[haiku] Re: Man

  • From: pete.goodeve@xxxxxxxxxxxx
  • To: haiku@xxxxxxxxxxxxx
  • Date: Mon, 30 Aug 2010 23:07:43 -0700

On Mon, Aug 30, 2010 at 11:06:36PM -0400, Justin Stressman wrote:
> I just wanted to chime in and say that just earlier today I was reading
> through the user guide
> http://www.haiku-os.org/docs/userguide/en/gui.html
> And I noted to myself how much I loved the clean and beautiful design that
> fit the Haiku aesthetic so well.

I'll dip my oar in one more time, too.  I agree totally that maintaining
the 'cleanliness' that the system currently has is vital.
> The first thing I fell in love with in Haiku was the simplicity and the
> aesthetic. It was clean, simple, elegant. And now with Web+ it has a browser
> that is equally clean, quick, elegant, etc.

Its quickness is important.  Good old NetPositive was ideal for HTML docs
because they pop up immediately.  Trying to use something like Firefox
as a standardized doc reader would be irritating as hell.

> So I guess in the end my vote (based on the discussion so far) comes down to
> "--help should provide what you need for simple command usage. Anything more
> complex should be referred to the proper html styled help that looks like
> the current Haiku User Guide." That way you don't end up having to support
> multiple formats for help files, and both quick usage reference and complex
> usage reference are both handled appropriately to the level of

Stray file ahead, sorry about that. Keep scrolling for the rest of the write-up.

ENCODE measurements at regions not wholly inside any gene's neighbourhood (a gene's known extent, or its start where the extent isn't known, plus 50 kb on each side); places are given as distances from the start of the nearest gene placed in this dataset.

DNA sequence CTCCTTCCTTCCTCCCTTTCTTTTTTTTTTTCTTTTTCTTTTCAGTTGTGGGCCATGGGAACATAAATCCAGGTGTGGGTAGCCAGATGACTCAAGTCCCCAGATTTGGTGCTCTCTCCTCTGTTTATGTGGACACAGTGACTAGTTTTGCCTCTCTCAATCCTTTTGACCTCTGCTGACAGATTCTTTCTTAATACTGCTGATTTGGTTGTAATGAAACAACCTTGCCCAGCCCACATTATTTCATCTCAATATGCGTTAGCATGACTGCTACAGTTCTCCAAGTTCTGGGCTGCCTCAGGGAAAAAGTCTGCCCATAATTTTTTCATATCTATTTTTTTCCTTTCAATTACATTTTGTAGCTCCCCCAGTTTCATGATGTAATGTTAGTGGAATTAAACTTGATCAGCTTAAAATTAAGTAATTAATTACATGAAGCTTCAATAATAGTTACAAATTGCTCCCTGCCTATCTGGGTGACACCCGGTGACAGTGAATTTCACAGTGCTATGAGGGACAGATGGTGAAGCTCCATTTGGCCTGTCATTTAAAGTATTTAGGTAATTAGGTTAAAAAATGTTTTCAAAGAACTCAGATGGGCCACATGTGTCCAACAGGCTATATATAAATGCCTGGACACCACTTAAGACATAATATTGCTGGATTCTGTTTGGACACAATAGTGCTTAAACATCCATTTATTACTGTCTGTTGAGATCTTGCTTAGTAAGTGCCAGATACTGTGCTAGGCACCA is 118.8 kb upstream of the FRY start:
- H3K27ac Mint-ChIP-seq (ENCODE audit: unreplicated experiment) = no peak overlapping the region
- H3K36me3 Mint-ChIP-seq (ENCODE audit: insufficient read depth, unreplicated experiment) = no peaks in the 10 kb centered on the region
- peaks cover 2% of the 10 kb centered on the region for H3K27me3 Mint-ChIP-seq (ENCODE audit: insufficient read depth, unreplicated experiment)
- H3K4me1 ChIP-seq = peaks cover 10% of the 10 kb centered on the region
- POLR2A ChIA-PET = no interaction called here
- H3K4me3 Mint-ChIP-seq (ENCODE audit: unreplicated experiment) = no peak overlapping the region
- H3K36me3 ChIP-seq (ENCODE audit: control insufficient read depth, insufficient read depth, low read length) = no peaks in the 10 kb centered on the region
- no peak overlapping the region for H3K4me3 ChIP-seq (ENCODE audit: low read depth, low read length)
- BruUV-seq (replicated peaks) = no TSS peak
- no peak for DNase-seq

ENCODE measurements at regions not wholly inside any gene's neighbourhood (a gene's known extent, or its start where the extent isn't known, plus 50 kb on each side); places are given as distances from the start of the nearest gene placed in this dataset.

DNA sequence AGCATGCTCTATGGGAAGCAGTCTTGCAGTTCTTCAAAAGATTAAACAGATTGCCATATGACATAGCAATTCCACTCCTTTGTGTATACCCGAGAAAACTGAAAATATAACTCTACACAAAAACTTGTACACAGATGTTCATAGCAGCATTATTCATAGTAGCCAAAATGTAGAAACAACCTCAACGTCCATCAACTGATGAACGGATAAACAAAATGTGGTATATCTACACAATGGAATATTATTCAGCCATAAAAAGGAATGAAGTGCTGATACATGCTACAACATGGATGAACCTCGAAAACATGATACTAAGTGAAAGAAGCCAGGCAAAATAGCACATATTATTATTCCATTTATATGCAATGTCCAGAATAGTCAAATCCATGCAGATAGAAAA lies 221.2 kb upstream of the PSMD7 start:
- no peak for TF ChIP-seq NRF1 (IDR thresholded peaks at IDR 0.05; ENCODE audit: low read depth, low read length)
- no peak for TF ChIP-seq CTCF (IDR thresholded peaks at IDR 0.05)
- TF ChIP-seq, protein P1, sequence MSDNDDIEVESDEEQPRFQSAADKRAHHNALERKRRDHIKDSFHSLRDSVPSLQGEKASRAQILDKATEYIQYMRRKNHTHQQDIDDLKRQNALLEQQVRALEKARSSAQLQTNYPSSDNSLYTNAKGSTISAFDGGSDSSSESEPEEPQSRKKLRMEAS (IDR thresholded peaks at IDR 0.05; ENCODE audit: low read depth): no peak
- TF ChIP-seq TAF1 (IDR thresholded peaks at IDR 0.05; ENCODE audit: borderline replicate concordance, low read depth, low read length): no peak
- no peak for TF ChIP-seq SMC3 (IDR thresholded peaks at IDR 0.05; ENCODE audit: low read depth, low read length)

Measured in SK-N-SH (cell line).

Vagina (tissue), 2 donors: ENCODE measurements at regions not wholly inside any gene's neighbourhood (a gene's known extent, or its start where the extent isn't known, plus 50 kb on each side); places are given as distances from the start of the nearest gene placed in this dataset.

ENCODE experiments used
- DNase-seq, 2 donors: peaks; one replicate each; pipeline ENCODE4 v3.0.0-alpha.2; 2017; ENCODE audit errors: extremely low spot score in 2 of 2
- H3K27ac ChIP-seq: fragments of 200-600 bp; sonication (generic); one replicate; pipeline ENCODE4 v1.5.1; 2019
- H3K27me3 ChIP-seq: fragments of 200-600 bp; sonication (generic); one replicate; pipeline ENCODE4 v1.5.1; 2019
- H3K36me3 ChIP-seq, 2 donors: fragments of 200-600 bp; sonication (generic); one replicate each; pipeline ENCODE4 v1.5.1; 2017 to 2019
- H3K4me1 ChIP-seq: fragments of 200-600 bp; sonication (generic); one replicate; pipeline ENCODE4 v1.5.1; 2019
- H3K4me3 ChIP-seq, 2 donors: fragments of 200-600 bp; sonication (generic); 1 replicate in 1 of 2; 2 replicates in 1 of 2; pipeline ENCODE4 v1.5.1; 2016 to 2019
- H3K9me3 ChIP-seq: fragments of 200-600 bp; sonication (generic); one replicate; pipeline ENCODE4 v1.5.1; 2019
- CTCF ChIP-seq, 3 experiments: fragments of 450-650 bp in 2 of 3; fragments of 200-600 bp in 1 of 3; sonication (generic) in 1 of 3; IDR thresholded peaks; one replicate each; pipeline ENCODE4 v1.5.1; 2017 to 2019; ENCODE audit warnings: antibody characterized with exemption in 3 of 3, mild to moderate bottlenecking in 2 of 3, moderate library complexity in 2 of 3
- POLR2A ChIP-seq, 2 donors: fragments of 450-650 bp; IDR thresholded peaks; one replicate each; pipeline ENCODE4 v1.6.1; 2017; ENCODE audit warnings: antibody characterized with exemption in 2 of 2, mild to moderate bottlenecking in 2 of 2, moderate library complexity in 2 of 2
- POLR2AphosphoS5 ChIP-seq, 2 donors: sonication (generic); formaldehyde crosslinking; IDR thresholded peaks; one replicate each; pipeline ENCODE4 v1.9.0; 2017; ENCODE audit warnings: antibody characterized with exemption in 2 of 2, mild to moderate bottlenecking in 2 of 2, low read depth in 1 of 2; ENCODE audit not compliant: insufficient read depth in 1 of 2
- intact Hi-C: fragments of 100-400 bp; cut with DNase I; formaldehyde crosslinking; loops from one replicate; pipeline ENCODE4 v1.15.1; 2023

> responsiveness and detail needed for each.

My own feeling is that there are (at least?) three useful levels of
information.  A '--help' option should just display a list of all
arguments in as small a space as possible.  If feasible (and it often
isn't!) it should fit onto a single screen.

If you need more info about an option, you go to the 'man page', in
whatever convenient form it exists.  Again, this should be brief,
but complete.  In the old unix days, I'd have a loose-leaf manual full of
these, and most of them *were* just single pages, because of the philosophy
of simple single-purpose commands.  Not always the case with today's
Swiss army knife commands...

If you really want to go deep, you refer to a full manual.  The obvious
format for this is HTML, where you can follow links to explore a topic,
though I think it can still be pretty basic -- no Javascript needed.

The man page level is a bit more questionable.  I did a bit more research
since I called the man command 'lightweight'.  I'd forgotten it requires
some kind of roff to actually do the formatting, and that could add a
couple of megabytes to the overhead.  OTOH man pages are pretty much
just text, so HTML seems a bit of overkill for display in a Terminal,
where you'd need a text-based browser.

So how about StyledEdit text?  If you display it in StyledEdit itself,
you get all the font-sizing, bolding and so on. If you 'more' it in
a Terminal, you get unembellished text, but I suspect it wouldn't be
hard to write a utility that supplied the bold and underlined text
that you get from the usual ***x man command.

Existing old-style man pages would need some tool to 'StyledEdit' them,
but agin that seems doable.  What do you think?

        -- Pete --

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